Enter my old power supply from where I found it under the bed. In addition to providing me with a high current +5 volt supply it gave me a high current +3.3 and a +12 volt supply as well. All I needed to make it work was a load on the +5 PSU bar provided by my Belkin but any +5 volt resistive/inductive load, such as a case fan or a 10 ohm, 10 watt resistor, will do.
Step 1: Okay, so you to have an old power supply but not a Belkin or other device in need of +5 volt power so now what?
Why do you need a case fan or a resistor anyway? Well its because the circuit shuts down unless it has a load. How come? Its probably because the circuit can detect a no-load condition and is designed to shut down when it does. Most switched power supplies need a load in order to operate. When the Belkin or the power resistor or case fan is removed or if the output lines are shorted the circuit will shut down as the result of the internal circuit. One of the great things about using a PC power supply besides the high amperage available is that it will force you to reconnect the load or to remove the short circuit before it will restart after removing and reinserting the line power plug. That's a great safety feature that can save you lots of other trouble.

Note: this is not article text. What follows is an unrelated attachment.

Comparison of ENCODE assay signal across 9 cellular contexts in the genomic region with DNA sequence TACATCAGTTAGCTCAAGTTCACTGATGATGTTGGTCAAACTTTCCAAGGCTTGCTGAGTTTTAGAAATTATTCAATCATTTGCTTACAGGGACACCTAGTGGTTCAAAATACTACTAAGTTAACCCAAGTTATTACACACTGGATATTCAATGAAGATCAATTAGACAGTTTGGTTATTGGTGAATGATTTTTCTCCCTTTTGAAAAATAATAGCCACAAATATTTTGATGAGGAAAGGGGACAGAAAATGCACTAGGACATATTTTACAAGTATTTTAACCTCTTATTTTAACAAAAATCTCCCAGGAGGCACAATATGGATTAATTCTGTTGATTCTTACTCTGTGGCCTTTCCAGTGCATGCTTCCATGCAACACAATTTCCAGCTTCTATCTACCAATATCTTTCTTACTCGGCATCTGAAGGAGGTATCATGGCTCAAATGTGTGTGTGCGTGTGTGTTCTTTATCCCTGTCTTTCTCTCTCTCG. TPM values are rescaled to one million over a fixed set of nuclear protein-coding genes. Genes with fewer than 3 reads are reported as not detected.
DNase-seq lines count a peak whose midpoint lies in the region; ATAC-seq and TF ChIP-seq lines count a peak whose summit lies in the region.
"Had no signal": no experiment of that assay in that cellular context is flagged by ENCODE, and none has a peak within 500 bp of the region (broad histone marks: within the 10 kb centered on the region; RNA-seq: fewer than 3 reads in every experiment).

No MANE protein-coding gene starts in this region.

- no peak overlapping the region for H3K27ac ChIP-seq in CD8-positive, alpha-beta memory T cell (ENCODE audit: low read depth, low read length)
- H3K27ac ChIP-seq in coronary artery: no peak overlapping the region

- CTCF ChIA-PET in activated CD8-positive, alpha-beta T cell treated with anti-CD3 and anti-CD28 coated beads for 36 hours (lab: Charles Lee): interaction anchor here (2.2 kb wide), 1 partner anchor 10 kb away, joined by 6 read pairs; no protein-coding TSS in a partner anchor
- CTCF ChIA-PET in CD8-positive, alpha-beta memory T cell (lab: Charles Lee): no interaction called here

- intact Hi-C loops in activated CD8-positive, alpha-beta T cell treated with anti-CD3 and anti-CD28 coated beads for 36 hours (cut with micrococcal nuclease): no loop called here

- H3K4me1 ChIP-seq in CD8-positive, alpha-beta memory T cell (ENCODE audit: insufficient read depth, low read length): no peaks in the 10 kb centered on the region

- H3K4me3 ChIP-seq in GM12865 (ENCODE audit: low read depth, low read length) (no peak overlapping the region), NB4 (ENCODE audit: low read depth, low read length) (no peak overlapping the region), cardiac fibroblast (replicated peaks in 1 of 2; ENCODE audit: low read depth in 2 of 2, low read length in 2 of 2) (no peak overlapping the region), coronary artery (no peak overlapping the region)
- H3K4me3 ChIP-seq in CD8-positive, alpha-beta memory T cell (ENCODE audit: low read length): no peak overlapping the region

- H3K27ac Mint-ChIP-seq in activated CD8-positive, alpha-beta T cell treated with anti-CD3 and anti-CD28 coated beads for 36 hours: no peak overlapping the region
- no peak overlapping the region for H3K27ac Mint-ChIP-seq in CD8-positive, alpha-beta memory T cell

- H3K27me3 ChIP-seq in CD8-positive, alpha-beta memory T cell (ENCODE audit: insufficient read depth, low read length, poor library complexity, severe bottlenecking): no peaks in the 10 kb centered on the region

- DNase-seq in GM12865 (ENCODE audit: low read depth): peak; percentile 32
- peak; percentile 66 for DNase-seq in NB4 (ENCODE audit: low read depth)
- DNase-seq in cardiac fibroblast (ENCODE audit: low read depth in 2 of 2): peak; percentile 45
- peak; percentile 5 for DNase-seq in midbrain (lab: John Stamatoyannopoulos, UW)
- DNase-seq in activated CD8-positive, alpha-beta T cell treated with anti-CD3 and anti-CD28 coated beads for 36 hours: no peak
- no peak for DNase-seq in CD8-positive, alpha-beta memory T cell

The case fan shown below is rated at .12 amps and 12 volts or 1.44 watts. .12 amps on the +5 volt bar represents a load of only .6 watts and apparently .6 watts is all you need to tell the PSU shutdown circuit a load is connected and there is no need to shut down the PSU. Now for the connections...